It began when The Gender Agenda’s founder, Dalit Kaplan, was told off for singing too loudly in synagogue. The Rabbi had invoked a principle called “Kol Isha”, which literally means “voices of women” but is interpreted by some authorities as a rule that prohibits women from singing in front of men in the name of modesty. In other words women are not aloud to sing within earshot of a man because it could… turn him on!
Well, Dalit thought this was crap. She walked out of the service never to return. But this experience marked the beginning of an interrogation of the place of gender both inside and and outside Jewish culture. Along the road she has met queer South Asian men, African women who have survived Female Genital Cutting, Muslim feminists causing havoc in their own religion and many other people pushing boundaries in the space where gender meets culture.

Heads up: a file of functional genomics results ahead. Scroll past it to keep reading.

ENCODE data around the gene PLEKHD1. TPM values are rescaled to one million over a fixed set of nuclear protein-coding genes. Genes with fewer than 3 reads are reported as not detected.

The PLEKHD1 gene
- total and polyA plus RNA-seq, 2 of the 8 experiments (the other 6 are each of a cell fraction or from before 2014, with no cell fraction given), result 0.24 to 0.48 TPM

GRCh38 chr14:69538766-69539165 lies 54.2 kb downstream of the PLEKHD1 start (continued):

Today in the mainstream media, we see Western feminists talking about work, family, relationships, and gender. The conversations are rich and vibrant. But within the many cultural communities, there are equally vibrant discussions about how culture and religion are evolving in the face of new ideas about gender.
The Gender Agenda provides a meeting place for all these of conversations. You can hear stories about Indonesian feminists, Sri-lankan Australian men who are primary care givers, trans-gender Jewish men, African American Jewish Jedis (yes, there is a gender angle there too), and more.
The Gender Agenda is a place to examine how gender affects the way we experience the complex and multilayered world. Enjoy!